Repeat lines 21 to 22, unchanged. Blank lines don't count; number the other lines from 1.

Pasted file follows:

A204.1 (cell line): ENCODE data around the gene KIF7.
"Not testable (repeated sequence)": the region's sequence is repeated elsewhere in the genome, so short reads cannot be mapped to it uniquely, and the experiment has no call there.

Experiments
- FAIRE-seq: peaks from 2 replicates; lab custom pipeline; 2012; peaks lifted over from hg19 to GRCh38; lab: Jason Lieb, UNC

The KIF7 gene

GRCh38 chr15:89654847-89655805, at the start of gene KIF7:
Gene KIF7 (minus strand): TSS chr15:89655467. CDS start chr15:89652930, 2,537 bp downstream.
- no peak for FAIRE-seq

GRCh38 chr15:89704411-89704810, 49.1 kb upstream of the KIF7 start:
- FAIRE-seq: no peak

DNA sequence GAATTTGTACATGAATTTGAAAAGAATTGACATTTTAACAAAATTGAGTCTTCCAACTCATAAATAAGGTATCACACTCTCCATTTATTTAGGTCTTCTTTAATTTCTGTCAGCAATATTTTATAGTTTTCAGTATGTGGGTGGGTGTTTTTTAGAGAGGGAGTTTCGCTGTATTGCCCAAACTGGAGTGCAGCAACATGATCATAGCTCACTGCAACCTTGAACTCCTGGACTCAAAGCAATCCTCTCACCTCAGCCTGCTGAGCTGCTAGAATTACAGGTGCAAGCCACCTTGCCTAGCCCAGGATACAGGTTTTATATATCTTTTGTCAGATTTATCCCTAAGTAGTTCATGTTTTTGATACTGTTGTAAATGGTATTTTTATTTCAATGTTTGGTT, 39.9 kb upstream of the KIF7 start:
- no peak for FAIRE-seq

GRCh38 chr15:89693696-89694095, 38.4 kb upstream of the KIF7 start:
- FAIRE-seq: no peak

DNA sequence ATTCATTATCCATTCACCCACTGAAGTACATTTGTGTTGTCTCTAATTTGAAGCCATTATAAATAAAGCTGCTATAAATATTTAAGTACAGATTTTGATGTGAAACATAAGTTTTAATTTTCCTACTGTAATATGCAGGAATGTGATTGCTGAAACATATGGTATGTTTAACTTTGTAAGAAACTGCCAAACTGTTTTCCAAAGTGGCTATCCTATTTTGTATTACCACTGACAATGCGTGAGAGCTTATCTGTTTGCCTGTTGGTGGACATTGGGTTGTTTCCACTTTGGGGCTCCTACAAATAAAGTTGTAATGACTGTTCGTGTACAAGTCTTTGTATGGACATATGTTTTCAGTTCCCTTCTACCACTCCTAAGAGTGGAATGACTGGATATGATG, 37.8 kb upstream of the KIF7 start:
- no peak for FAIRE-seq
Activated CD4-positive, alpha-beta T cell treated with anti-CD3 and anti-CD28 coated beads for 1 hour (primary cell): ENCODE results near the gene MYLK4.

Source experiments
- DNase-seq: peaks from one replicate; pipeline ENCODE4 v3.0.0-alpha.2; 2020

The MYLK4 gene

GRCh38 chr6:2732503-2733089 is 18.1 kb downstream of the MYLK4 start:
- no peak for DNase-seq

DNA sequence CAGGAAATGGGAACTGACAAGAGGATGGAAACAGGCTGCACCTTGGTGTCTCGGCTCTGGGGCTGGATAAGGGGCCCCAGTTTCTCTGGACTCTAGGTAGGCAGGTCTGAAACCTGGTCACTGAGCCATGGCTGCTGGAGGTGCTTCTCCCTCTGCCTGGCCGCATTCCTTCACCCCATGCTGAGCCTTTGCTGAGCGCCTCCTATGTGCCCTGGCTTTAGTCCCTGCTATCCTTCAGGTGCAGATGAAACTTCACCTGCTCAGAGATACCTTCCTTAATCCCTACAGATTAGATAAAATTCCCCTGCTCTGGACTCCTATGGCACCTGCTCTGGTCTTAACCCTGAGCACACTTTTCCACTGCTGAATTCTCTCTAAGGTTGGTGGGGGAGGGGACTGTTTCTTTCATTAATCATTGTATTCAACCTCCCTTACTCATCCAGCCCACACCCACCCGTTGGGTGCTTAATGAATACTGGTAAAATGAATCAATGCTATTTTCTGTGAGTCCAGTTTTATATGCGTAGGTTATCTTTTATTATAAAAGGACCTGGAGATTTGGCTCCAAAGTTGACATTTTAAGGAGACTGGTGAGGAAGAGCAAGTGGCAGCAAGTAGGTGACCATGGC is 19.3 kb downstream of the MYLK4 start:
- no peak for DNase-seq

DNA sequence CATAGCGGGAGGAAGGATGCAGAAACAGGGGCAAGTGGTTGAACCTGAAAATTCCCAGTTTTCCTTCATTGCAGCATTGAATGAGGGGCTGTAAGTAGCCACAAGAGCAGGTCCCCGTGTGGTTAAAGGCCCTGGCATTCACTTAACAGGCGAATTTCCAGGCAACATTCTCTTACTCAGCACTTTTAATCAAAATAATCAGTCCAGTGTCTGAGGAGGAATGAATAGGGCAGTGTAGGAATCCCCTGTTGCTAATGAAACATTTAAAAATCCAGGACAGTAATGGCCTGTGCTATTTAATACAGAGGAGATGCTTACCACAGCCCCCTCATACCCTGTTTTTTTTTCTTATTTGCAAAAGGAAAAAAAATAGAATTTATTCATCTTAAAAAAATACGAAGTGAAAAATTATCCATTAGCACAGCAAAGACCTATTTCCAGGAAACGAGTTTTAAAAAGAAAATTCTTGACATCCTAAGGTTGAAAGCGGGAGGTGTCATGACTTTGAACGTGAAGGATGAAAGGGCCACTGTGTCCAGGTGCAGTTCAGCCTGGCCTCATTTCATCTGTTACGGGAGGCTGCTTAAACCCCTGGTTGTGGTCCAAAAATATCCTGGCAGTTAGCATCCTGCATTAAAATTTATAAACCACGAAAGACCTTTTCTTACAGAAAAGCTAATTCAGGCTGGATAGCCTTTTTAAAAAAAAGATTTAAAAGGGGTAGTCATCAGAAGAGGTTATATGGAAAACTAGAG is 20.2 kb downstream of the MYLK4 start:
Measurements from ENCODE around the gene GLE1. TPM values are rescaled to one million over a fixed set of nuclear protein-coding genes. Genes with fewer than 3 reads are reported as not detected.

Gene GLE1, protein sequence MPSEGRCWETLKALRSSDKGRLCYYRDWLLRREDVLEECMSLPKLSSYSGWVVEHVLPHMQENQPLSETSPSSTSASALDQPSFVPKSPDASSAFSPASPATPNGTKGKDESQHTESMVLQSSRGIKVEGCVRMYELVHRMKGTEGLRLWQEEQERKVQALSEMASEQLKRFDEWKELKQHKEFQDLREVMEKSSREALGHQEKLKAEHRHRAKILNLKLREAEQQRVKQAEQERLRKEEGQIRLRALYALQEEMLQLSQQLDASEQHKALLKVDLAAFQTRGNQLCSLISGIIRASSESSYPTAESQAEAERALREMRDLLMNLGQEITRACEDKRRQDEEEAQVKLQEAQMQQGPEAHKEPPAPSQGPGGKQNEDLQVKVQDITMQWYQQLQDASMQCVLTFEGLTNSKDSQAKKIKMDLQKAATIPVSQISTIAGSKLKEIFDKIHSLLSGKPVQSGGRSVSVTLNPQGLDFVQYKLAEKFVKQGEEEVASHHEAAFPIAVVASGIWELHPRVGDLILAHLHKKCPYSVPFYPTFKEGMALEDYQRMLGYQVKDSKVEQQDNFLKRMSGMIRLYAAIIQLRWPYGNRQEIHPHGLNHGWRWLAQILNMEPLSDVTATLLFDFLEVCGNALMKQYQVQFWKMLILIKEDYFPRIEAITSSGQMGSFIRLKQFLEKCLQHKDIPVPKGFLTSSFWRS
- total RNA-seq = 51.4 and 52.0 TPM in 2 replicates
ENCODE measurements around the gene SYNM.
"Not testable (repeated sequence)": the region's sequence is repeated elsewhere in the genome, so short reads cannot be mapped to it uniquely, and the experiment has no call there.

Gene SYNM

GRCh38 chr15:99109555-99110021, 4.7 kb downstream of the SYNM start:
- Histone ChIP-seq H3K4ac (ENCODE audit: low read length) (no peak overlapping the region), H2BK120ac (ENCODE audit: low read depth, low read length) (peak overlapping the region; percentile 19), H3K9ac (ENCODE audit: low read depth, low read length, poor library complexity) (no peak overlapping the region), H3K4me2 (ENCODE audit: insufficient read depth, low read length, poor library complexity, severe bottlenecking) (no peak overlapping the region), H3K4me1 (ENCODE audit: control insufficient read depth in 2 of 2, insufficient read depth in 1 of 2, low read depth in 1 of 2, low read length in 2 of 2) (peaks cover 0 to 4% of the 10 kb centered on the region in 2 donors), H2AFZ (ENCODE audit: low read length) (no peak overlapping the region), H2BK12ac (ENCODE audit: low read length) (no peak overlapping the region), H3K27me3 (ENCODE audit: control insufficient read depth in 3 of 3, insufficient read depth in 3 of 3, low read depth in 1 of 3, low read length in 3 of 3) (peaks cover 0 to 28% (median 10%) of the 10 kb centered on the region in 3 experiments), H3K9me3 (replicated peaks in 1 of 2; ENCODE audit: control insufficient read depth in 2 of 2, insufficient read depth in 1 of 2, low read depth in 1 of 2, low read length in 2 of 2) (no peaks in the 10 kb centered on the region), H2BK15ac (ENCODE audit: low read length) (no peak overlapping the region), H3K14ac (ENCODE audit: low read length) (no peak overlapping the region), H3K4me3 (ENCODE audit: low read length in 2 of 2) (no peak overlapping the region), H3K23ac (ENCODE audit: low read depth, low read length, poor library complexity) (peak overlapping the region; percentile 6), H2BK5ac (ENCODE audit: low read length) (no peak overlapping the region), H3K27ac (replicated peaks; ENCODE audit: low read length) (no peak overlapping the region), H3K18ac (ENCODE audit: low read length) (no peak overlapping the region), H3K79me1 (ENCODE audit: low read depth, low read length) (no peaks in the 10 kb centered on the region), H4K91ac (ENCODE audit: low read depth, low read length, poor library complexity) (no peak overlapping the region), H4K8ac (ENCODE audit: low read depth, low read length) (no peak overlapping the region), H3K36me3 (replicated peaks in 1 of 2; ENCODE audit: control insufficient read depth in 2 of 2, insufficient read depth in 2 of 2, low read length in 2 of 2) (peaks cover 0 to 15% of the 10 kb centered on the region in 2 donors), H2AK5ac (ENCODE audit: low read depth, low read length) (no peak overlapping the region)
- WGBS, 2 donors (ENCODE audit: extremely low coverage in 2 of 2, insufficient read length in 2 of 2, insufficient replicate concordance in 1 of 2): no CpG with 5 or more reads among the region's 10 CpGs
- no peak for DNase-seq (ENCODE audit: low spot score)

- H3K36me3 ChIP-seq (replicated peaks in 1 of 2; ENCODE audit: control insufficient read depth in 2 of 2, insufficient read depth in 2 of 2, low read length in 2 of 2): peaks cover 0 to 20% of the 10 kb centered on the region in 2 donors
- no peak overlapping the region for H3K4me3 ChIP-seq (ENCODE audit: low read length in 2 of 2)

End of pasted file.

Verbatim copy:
GRCh38 chr6:2732503-2733089 is 18.1 kb downstream of the MYLK4 start:
- no peak for DNase-seq